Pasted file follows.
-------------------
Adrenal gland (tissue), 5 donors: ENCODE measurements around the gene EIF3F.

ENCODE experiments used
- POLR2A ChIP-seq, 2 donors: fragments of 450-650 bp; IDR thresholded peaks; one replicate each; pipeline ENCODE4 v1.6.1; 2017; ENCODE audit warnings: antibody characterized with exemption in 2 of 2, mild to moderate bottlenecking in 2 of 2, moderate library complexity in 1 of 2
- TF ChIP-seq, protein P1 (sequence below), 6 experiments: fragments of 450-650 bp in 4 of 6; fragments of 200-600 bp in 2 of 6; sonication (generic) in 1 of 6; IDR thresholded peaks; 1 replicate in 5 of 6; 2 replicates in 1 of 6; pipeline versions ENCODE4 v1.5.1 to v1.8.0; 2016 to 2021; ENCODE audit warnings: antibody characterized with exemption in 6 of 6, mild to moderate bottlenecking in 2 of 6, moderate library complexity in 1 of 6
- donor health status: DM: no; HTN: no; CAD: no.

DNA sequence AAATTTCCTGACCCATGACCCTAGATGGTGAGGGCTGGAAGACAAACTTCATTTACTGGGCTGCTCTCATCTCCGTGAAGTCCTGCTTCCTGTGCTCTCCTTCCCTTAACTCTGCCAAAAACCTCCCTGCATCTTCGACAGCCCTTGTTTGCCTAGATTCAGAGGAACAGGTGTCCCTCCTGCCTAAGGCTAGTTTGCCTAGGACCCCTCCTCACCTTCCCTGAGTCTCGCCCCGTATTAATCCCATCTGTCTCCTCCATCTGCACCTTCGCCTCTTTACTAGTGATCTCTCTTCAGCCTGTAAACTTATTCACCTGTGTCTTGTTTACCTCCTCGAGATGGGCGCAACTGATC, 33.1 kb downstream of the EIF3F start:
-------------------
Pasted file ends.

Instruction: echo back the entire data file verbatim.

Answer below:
Adrenal gland (tissue), 5 donors: ENCODE measurements around the gene EIF3F.

ENCODE experiments used
- POLR2A ChIP-seq, 2 donors: fragments of 450-650 bp; IDR thresholded peaks; one replicate each; pipeline ENCODE4 v1.6.1; 2017; ENCODE audit warnings: antibody characterized with exemption in 2 of 2, mild to moderate bottlenecking in 2 of 2, moderate library complexity in 1 of 2
- TF ChIP-seq, protein P1 (sequence below), 6 experiments: fragments of 450-650 bp in 4 of 6; fragments of 200-600 bp in 2 of 6; sonication (generic) in 1 of 6; IDR thresholded peaks; 1 replicate in 5 of 6; 2 replicates in 1 of 6; pipeline versions ENCODE4 v1.5.1 to v1.8.0; 2016 to 2021; ENCODE audit warnings: antibody characterized with exemption in 6 of 6, mild to moderate bottlenecking in 2 of 6, moderate library complexity in 1 of 6
- donor health status: DM: no; HTN: no; CAD: no.

DNA sequence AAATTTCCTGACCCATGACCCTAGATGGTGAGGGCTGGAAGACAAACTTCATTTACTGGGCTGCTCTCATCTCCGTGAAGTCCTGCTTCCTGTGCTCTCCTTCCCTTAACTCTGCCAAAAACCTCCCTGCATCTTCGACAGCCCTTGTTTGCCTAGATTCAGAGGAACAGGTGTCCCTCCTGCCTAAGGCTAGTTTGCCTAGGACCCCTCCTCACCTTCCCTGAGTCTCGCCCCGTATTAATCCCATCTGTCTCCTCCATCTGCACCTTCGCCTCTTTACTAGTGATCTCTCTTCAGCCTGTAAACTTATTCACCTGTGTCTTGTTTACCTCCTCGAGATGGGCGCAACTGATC, 33.1 kb downstream of the EIF3F start: